5. says

    “The Pill” did not become widely available in Japan until fairly recently (10-15 years ago, I think–Ymar, do you know?)”
     
    No, I can’t determine for certain. In fact, I’ve never heard the Japanese talk about this subject of using the pill for birth control. Their safe sexual education consists of “inside or outside”, so to speak or what most Americans might call the pull out technique to avoid impregnation. That’s been true for at least the last 30-40 years. While modern medicine should be available, they are a 1st world nation, it doesn’t seem like a topic for their popular dramas, although I don’t watch the popular dramas that much.
     
    Much of Western science is not as certain and infallible as the common sense masses seem to think. The only “certainty” or usefulness I get for judgments on society concerns 1. principles and 2. massive scale simulations (real experiments). For 1, that would be like Newton’s Third Law. For 2, that isn’t getting some dumb college volunteers to Obey Authority in a fed grant funded “experiment”, but to get a full scale slice of human society, 10-30k individuals, and have them run and live life, then introduce alien experimentation variables or vectors and see what happens when the system stabilizes. In effect, town and city level “experimentation” where there are little to no control variables. But in return, many more dynamic and unknown variables can be tested for. Things like weather, economy, and drugs are difficult to test just using a few case studies. There’s always someone or somebody’s family out there that is “different” in ways the scientists have never seen.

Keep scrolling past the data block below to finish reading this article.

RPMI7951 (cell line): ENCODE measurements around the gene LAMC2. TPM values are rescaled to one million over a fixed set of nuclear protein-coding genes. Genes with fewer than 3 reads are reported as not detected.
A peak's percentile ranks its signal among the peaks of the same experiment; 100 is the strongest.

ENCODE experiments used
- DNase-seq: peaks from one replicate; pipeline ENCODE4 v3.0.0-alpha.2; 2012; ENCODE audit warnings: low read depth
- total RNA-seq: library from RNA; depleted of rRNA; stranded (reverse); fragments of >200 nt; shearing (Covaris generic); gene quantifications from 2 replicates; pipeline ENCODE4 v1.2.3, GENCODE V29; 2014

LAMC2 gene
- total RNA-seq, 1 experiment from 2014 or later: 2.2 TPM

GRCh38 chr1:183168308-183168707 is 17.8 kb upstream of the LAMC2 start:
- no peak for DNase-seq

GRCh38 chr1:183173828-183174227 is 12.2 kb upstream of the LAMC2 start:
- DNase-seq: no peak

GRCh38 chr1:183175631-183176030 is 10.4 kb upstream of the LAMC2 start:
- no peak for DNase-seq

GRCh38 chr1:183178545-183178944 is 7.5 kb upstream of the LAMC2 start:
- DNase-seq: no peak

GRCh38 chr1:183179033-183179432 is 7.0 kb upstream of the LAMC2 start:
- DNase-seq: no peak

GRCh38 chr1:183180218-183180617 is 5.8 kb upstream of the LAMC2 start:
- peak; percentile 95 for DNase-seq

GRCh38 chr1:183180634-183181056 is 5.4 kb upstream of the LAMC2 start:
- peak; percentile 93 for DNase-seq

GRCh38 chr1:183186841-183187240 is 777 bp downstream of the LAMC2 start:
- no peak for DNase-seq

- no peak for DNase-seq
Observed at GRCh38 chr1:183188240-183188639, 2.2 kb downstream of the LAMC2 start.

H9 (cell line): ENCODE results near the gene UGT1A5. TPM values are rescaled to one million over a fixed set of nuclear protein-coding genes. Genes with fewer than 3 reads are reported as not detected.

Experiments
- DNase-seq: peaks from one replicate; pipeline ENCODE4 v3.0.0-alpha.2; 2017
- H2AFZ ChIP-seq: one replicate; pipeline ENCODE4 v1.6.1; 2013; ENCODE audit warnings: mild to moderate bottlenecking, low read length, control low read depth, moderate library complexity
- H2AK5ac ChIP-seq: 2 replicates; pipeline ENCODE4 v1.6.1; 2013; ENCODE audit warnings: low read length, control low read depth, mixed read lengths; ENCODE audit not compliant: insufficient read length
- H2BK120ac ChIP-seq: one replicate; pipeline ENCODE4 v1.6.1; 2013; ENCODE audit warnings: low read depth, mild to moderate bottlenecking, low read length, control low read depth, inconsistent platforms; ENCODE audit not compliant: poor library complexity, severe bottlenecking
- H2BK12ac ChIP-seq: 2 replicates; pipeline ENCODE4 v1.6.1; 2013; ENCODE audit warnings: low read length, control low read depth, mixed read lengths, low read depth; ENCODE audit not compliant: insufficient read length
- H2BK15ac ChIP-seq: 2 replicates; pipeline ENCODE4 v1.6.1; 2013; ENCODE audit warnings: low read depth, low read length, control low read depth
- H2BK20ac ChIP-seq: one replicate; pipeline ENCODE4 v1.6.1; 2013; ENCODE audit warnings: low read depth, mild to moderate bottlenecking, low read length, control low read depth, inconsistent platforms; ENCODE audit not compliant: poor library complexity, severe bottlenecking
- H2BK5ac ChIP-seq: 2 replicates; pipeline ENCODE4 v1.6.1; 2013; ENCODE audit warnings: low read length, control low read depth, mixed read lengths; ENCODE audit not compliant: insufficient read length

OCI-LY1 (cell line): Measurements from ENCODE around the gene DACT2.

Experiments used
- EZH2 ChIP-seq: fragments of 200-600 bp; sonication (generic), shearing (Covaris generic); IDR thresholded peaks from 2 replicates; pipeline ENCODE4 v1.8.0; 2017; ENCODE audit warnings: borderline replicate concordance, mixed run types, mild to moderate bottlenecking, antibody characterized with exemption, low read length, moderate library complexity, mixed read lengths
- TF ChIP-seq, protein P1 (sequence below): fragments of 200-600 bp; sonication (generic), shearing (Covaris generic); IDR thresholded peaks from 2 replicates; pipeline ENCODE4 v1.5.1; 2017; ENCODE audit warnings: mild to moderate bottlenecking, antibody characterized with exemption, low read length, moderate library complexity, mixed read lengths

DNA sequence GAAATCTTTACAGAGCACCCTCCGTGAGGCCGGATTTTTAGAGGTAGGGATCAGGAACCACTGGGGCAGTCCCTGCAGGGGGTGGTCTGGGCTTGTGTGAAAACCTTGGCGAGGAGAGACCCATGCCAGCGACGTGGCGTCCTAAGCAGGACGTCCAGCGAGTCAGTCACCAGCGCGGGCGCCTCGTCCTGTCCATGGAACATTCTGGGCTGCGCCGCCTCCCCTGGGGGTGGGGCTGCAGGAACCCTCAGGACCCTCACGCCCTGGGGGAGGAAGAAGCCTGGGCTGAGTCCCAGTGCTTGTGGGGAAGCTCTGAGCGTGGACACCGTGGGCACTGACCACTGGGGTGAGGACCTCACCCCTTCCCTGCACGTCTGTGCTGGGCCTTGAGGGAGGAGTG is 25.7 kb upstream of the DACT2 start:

It’s not useful comparing American women to women in Benghazi because of DNA splits, economic issues, government differences, and 1st world vs 3rd world differences. But Japan vs America is a much closer experimental model. Japan, being an island culture and a very monolithic one that Does Not accept immigrant workers as equal or even 2nd class citizens, is also a very strong Control Variable experiment.

  6. says

    https://www.youtube.com/watch?v=jz4icl2-yyY
     
    The Japanese scientific community, from what little I’ve seen of their thesis and work, do not work under “PC” although they do have strong environmental tendencies (or maybe that’s politics).
     
    https://www.youtube.com/watch?v=jz4icl2-yyY
     
    Glancing at the dates on some news vids, in 1999 birth control pills were banned. A lot of the English news of Japan are meaningless. They are gated interpretations scripted to somebody’s ulterior motive. But the news in Japanese often don’t make sense either, unless you know what’s going on in their communities and in their political circles. So it’s easier, I find it, to find out how people live. Since, after all, watching Hollywood movies is not a good way to learn about how Americans value honor in the military or sacrifice.